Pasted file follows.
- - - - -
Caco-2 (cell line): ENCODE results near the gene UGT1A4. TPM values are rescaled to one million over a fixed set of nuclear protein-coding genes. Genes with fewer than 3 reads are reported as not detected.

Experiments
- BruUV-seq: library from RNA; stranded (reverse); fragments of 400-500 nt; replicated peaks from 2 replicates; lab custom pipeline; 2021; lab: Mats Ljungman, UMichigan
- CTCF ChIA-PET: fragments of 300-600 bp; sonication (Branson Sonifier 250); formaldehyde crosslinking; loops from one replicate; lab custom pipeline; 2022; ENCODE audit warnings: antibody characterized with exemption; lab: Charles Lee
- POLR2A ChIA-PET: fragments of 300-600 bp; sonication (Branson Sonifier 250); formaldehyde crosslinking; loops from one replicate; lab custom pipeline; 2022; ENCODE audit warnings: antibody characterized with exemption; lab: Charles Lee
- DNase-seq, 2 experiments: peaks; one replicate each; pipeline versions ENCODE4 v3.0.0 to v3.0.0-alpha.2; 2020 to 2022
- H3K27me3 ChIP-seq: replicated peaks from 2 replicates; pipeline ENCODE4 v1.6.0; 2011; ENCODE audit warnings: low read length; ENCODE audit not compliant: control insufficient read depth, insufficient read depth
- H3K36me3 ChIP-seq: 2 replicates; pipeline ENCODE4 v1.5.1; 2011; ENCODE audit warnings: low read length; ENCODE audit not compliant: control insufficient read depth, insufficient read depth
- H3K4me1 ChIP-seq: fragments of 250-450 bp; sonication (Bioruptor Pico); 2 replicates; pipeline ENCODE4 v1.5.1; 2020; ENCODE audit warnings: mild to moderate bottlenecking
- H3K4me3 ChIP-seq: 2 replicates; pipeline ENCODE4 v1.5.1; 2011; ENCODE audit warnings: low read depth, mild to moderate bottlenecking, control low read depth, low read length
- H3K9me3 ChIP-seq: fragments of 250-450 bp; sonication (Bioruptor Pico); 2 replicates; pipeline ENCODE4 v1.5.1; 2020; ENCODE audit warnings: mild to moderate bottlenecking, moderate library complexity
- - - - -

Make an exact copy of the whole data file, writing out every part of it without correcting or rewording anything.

Caco-2 (cell line): ENCODE results near the gene UGT1A4. TPM values are rescaled to one million over a fixed set of nuclear protein-coding genes. Genes with fewer than 3 reads are reported as not detected.

Experiments
- BruUV-seq: library from RNA; stranded (reverse); fragments of 400-500 nt; replicated peaks from 2 replicates; lab custom pipeline; 2021; lab: Mats Ljungman, UMichigan
- CTCF ChIA-PET: fragments of 300-600 bp; sonication (Branson Sonifier 250); formaldehyde crosslinking; loops from one replicate; lab custom pipeline; 2022; ENCODE audit warnings: antibody characterized with exemption; lab: Charles Lee
- POLR2A ChIA-PET: fragments of 300-600 bp; sonication (Branson Sonifier 250); formaldehyde crosslinking; loops from one replicate; lab custom pipeline; 2022; ENCODE audit warnings: antibody characterized with exemption; lab: Charles Lee
- DNase-seq, 2 experiments: peaks; one replicate each; pipeline versions ENCODE4 v3.0.0 to v3.0.0-alpha.2; 2020 to 2022
- H3K27me3 ChIP-seq: replicated peaks from 2 replicates; pipeline ENCODE4 v1.6.0; 2011; ENCODE audit warnings: low read length; ENCODE audit not compliant: control insufficient read depth, insufficient read depth
- H3K36me3 ChIP-seq: 2 replicates; pipeline ENCODE4 v1.5.1; 2011; ENCODE audit warnings: low read length; ENCODE audit not compliant: control insufficient read depth, insufficient read depth
- H3K4me1 ChIP-seq: fragments of 250-450 bp; sonication (Bioruptor Pico); 2 replicates; pipeline ENCODE4 v1.5.1; 2020; ENCODE audit warnings: mild to moderate bottlenecking
- H3K4me3 ChIP-seq: 2 replicates; pipeline ENCODE4 v1.5.1; 2011; ENCODE audit warnings: low read depth, mild to moderate bottlenecking, control low read depth, low read length
- H3K9me3 ChIP-seq: fragments of 250-450 bp; sonication (Bioruptor Pico); 2 replicates; pipeline ENCODE4 v1.5.1; 2020; ENCODE audit warnings: mild to moderate bottlenecking, moderate library complexity